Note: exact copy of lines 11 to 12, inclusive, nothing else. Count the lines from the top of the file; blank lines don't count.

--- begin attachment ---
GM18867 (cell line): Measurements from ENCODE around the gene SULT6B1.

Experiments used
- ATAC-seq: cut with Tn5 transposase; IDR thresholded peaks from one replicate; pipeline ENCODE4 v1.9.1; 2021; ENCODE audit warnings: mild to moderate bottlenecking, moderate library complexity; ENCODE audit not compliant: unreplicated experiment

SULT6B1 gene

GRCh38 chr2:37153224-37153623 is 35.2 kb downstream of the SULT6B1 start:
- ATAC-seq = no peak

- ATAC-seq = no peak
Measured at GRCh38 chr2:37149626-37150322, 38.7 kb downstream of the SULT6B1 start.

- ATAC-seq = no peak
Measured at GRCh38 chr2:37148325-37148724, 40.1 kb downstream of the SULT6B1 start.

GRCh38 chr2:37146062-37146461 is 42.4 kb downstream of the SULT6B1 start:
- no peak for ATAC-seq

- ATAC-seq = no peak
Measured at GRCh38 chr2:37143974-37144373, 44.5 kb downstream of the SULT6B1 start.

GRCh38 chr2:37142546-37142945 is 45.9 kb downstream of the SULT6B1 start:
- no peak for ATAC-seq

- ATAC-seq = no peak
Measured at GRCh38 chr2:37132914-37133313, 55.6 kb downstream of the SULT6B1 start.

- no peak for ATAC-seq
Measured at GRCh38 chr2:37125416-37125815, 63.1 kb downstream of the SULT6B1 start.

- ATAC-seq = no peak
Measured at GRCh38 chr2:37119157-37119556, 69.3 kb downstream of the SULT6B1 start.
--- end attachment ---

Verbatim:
GRCh38 chr2:37146062-37146461 is 42.4 kb downstream of the SULT6B1 start:
- no peak for ATAC-seq